Data-Driven Tests with NUnit

This article shows how you can run the same unit test multiple times with different input data, using NUnit.

A Simple Scenario

Before we can learn about data-driven testing using NUnit, we need some actual logic to test. Let’s use the following class for this purpose:

    public class PriceCalculator
    {
        private decimal adultPrice;

        public PriceCalculator(decimal adultPrice)
        {
            this.adultPrice = adultPrice;
        }

        public decimal CalculatePrice(int age)
        {
            decimal multiplier = 0.0m;

            if (age >= 5 && age < 16) // 5 to 15: half price
                multiplier = 0.5m;
            else if (age >= 16 && age < 60) // 16 to 59: full price
                multiplier = 1.0m;
            else if (age >= 60) // 60+: half price
                multiplier = 0.5m;

            return this.adultPrice * multiplier;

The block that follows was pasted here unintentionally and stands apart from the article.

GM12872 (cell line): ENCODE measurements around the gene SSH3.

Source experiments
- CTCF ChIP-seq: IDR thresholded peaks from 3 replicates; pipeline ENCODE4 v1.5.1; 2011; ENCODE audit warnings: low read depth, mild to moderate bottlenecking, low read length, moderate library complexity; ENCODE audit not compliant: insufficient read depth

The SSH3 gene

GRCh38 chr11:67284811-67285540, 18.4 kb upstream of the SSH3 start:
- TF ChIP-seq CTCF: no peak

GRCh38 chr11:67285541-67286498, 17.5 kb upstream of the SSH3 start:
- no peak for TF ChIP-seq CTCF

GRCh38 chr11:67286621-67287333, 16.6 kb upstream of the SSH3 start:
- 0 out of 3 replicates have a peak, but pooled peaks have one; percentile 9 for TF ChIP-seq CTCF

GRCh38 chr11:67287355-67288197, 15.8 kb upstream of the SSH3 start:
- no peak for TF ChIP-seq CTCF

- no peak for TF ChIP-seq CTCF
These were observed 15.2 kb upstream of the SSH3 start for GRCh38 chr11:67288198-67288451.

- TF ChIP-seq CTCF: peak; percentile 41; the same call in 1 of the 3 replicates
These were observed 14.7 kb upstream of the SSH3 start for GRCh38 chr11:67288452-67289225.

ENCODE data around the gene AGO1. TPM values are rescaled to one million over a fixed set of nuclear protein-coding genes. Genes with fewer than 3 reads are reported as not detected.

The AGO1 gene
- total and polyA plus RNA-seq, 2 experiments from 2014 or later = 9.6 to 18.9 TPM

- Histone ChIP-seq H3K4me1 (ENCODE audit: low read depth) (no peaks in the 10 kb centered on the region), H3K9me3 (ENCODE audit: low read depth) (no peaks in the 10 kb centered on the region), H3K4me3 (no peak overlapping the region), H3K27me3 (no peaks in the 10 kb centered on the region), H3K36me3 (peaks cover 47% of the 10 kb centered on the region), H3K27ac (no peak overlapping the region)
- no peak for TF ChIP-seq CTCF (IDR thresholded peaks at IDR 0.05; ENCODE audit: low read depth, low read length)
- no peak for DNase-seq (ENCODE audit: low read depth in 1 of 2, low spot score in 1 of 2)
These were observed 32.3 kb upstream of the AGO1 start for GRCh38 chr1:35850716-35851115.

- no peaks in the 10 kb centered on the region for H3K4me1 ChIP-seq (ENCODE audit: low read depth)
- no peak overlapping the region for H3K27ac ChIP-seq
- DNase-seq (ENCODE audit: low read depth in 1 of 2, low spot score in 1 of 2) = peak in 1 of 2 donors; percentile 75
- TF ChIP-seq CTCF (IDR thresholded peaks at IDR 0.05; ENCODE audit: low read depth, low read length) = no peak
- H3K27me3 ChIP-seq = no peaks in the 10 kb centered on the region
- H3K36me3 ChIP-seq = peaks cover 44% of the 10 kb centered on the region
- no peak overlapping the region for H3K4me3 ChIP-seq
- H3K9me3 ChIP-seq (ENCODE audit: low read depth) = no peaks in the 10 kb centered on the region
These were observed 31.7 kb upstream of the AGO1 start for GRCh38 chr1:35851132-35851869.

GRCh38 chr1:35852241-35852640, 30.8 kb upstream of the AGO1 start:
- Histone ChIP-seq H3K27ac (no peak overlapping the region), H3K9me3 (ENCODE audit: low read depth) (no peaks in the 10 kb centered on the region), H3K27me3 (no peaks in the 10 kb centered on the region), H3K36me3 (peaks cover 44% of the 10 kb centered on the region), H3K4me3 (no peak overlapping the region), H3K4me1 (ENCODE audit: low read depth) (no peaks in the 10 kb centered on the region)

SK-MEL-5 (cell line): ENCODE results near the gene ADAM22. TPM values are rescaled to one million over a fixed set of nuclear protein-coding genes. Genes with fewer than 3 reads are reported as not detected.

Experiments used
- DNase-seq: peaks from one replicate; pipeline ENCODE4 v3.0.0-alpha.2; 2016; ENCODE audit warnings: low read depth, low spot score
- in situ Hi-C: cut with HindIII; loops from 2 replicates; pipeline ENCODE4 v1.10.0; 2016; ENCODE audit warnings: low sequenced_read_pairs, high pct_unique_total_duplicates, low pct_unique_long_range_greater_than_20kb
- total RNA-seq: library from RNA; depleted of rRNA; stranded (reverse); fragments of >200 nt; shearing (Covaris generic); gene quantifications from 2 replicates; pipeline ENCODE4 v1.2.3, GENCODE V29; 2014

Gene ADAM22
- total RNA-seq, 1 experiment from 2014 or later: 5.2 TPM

}
    }

So, here we have a scenario where we have something to sell (whatever it is), and certain age ranges get discounts. Kids under 5 years of age are free; older kids under 16 pay half price, as do senior citizens from age 60 onwards.

If you want to run NUnit unit tests from within Visual Studio, make sure you have the NUnit Test Adapter. You can get it from Tools menu -> Extensions and Updates…:

nunit-test-adapter

Plain Old Unit Tests

To test this, you’d have to write several unit tests. One of them could look like this:

        [Test]
        public void CalculatePriceTest()
        {
            // arrange

            const decimal adultPrice = 10m;
            var priceCalculator = new PriceCalculator(adultPrice);
            const int age = 10;

            // act

            decimal actualPrice = priceCalculator.CalculatePrice(age);

            // assert

            const decimal expectedPrice = 5m;

            Assert.AreEqual(expectedPrice, actualPrice);
        }

You’d have to write other similar tests to cover the various age ranges and edge cases (e.g. making sure that age boundaries are inclusive or exclusive as needed).

Copying this test code and varying the input data is a bit of a hassle and not quite DRY. An alternative could be to set up a list with the input data and expected result and iterate over it. That’s not necessary, because NUnit gives us a way to do this out of the box.